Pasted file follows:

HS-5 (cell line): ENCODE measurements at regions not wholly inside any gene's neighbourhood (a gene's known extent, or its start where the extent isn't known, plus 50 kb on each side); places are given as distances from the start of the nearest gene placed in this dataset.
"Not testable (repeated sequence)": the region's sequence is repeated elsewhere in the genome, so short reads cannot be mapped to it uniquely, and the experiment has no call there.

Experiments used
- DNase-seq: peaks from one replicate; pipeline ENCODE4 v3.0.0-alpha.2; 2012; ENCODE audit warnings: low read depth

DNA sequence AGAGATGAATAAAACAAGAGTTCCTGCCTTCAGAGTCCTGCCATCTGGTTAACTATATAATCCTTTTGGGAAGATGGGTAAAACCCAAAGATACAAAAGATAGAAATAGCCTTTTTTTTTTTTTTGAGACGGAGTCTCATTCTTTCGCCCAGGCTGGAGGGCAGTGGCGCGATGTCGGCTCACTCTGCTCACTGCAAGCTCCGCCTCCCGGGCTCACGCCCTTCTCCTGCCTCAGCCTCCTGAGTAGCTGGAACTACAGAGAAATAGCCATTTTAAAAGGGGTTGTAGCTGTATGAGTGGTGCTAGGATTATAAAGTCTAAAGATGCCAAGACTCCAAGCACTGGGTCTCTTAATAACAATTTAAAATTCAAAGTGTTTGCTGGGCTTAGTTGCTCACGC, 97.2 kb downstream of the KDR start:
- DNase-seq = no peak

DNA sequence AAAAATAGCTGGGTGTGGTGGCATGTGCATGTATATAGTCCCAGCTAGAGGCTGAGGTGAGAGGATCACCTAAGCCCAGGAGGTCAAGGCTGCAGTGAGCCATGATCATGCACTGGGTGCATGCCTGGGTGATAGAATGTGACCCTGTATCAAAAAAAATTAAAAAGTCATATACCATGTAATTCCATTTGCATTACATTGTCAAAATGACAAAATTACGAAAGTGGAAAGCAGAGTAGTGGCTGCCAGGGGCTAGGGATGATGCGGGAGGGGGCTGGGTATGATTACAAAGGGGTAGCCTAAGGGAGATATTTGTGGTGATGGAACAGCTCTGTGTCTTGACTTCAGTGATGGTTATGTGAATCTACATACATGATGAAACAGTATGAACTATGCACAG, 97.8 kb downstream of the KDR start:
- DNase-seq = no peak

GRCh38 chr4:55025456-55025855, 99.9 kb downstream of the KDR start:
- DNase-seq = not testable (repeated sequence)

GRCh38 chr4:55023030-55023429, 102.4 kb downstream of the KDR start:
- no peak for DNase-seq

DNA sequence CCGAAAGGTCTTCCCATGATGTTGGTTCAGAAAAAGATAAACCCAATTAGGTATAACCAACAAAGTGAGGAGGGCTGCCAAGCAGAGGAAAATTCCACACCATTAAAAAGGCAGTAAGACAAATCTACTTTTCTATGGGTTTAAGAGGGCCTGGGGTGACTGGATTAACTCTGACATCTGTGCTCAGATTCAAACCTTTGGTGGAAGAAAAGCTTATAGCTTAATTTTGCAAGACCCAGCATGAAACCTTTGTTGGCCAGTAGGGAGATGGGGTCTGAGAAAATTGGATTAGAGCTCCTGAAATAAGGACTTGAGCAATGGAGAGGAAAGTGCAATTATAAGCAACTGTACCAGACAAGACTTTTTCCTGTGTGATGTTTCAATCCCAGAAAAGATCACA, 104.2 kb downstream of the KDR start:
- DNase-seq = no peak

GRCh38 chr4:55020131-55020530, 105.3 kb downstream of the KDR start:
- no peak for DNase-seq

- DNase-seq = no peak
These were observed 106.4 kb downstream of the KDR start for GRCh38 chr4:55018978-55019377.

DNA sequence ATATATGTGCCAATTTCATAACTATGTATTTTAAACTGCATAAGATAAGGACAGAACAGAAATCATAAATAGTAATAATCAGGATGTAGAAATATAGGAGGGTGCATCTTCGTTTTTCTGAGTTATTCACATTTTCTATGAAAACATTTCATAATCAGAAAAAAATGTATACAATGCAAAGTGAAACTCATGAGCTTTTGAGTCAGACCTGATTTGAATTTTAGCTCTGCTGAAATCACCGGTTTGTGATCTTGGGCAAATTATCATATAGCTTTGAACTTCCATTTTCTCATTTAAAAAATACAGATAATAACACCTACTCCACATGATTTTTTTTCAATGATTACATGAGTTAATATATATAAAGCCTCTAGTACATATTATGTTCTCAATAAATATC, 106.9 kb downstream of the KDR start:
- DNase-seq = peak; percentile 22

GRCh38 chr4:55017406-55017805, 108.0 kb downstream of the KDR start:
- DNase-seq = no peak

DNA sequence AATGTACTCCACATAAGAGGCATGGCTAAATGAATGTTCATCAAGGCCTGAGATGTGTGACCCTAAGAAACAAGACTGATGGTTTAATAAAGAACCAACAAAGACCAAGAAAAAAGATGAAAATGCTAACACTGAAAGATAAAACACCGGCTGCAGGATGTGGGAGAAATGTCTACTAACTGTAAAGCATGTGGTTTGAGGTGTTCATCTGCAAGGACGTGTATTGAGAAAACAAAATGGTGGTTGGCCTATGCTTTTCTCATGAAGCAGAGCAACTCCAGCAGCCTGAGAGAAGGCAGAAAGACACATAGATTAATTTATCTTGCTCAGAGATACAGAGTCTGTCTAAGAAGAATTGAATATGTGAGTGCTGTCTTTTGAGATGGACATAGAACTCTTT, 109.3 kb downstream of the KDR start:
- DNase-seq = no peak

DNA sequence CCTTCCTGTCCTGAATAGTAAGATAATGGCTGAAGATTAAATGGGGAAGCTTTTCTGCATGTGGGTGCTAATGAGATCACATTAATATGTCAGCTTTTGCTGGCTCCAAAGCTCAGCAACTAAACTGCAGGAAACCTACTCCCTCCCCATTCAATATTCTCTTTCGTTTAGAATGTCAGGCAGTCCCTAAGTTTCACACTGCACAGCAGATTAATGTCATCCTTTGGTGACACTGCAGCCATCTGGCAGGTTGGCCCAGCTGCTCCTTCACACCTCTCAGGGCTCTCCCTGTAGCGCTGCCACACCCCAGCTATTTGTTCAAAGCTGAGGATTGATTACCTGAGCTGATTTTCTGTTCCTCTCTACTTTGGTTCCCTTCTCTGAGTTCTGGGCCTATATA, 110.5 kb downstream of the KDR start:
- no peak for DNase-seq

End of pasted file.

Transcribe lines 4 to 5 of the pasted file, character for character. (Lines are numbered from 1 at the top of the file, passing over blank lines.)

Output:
- DNase-seq: peaks from one replicate; pipeline ENCODE4 v3.0.0-alpha.2; 2012; ENCODE audit warnings: low read depth

DNA sequence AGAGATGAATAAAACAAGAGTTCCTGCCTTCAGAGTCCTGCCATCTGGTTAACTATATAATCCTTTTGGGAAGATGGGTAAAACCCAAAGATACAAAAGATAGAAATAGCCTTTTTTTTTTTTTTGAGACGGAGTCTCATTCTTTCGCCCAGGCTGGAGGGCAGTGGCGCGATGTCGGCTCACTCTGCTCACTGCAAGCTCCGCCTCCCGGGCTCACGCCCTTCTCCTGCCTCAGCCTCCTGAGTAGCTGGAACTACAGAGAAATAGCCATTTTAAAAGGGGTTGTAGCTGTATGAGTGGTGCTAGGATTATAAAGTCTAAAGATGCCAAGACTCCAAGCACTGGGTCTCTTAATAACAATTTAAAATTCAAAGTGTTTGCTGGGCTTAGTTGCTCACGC, 97.2 kb downstream of the KDR start: